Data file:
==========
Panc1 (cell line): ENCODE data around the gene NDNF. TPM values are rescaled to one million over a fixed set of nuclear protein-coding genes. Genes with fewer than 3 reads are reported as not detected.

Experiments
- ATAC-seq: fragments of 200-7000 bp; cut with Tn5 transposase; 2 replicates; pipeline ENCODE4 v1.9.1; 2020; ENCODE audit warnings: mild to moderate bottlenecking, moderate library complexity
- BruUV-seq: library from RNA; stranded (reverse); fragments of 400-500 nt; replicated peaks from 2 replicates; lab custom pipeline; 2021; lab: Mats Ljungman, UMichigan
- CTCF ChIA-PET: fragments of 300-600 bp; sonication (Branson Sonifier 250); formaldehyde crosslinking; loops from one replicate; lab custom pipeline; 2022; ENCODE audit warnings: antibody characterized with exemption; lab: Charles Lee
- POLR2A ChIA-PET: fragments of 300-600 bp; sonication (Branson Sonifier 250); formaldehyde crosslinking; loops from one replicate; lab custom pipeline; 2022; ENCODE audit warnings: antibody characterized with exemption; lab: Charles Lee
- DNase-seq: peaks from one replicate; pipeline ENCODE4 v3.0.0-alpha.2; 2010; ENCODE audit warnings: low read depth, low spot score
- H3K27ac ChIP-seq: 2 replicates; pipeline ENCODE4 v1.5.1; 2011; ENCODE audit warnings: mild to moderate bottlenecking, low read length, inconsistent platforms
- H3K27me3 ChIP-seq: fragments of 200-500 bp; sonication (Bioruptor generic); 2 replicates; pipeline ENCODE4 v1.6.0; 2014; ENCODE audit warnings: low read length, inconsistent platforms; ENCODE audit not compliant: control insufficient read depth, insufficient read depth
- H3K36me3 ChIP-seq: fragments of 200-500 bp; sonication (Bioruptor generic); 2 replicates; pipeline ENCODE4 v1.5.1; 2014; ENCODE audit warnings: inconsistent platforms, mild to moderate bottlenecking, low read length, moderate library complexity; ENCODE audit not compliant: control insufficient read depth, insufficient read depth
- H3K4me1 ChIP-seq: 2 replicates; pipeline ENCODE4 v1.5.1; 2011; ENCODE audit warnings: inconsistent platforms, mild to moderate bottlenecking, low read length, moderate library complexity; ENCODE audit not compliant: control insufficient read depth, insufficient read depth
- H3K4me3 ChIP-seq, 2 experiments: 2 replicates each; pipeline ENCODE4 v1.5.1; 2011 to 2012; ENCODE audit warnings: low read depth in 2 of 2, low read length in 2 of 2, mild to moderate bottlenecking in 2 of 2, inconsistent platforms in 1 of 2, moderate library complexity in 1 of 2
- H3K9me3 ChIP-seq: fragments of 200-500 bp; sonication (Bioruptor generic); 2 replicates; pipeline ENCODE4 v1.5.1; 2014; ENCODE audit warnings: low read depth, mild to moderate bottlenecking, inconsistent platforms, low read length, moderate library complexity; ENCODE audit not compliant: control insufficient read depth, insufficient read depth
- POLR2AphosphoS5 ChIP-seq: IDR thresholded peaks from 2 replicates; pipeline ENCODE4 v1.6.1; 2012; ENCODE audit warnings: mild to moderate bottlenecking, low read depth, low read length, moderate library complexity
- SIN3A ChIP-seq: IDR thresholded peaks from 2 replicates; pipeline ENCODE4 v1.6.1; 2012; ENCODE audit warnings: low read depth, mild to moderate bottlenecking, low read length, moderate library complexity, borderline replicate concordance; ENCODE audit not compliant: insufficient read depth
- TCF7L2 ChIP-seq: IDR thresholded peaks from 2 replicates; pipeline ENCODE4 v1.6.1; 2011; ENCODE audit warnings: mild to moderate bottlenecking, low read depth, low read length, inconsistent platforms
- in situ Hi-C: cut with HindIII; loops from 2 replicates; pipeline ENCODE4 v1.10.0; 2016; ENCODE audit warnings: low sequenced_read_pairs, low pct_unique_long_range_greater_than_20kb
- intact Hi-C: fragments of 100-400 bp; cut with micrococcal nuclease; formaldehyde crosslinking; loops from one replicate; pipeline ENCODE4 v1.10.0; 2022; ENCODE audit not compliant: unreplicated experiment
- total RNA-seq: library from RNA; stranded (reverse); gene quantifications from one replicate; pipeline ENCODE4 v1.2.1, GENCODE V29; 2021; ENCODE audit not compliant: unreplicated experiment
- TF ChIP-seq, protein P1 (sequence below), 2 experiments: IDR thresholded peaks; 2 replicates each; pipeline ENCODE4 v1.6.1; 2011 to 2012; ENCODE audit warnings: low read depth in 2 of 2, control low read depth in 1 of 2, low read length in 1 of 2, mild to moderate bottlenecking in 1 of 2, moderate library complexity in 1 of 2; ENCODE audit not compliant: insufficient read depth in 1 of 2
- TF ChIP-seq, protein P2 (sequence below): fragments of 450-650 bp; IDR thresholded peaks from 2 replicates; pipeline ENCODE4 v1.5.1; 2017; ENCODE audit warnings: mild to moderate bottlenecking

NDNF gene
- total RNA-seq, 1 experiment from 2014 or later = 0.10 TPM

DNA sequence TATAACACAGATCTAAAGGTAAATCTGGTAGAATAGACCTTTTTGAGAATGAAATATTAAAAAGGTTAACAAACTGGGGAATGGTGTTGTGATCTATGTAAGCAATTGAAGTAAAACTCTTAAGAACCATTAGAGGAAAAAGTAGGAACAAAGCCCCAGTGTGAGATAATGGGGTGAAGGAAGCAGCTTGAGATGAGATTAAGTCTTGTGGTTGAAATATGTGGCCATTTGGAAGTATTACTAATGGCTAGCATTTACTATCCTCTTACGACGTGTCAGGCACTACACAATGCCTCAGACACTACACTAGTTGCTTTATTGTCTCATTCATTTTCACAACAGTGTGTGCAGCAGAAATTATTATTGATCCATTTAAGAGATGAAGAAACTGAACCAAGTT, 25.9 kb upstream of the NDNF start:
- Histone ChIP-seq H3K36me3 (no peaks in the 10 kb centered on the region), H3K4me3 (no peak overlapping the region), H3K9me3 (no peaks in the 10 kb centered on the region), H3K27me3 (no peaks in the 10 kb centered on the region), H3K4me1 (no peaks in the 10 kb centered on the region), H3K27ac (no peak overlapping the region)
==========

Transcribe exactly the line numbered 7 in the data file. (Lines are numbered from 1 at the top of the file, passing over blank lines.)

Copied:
- DNase-seq: peaks from one replicate; pipeline ENCODE4 v3.0.0-alpha.2; 2010; ENCODE audit warnings: low read depth, low spot score